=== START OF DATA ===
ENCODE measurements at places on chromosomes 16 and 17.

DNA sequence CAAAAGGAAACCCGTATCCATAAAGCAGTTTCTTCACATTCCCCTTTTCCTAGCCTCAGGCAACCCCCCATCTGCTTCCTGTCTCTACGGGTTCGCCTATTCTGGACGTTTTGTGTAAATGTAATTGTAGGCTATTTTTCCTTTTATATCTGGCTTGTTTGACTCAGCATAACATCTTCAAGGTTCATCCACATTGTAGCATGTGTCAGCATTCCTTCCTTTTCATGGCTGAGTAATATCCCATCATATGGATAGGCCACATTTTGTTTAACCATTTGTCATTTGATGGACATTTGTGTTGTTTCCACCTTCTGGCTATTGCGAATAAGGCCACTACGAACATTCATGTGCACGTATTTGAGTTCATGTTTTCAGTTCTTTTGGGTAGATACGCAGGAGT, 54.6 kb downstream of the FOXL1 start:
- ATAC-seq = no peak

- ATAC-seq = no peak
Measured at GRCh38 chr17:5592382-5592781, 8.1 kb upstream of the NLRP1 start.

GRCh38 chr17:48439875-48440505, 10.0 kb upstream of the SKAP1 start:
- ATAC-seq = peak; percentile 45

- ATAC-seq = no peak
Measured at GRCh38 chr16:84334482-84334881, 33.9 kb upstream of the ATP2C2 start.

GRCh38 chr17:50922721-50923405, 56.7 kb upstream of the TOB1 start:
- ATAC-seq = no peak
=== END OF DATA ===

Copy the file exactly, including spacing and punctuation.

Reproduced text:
ENCODE measurements at places on chromosomes 16 and 17.

DNA sequence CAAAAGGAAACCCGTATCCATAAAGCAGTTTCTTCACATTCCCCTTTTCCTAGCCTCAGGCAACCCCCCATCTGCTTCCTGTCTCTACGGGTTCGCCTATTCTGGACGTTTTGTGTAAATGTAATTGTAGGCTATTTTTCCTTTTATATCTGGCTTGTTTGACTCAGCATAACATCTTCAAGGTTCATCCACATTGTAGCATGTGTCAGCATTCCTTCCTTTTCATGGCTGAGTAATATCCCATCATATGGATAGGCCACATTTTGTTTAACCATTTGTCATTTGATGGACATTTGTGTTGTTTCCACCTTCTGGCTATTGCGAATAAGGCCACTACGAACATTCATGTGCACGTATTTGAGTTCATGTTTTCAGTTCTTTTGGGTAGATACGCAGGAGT, 54.6 kb downstream of the FOXL1 start:
- ATAC-seq = no peak

- ATAC-seq = no peak
Measured at GRCh38 chr17:5592382-5592781, 8.1 kb upstream of the NLRP1 start.

GRCh38 chr17:48439875-48440505, 10.0 kb upstream of the SKAP1 start:
- ATAC-seq = peak; percentile 45

- ATAC-seq = no peak
Measured at GRCh38 chr16:84334482-84334881, 33.9 kb upstream of the ATP2C2 start.

GRCh38 chr17:50922721-50923405, 56.7 kb upstream of the TOB1 start:
- ATAC-seq = no peak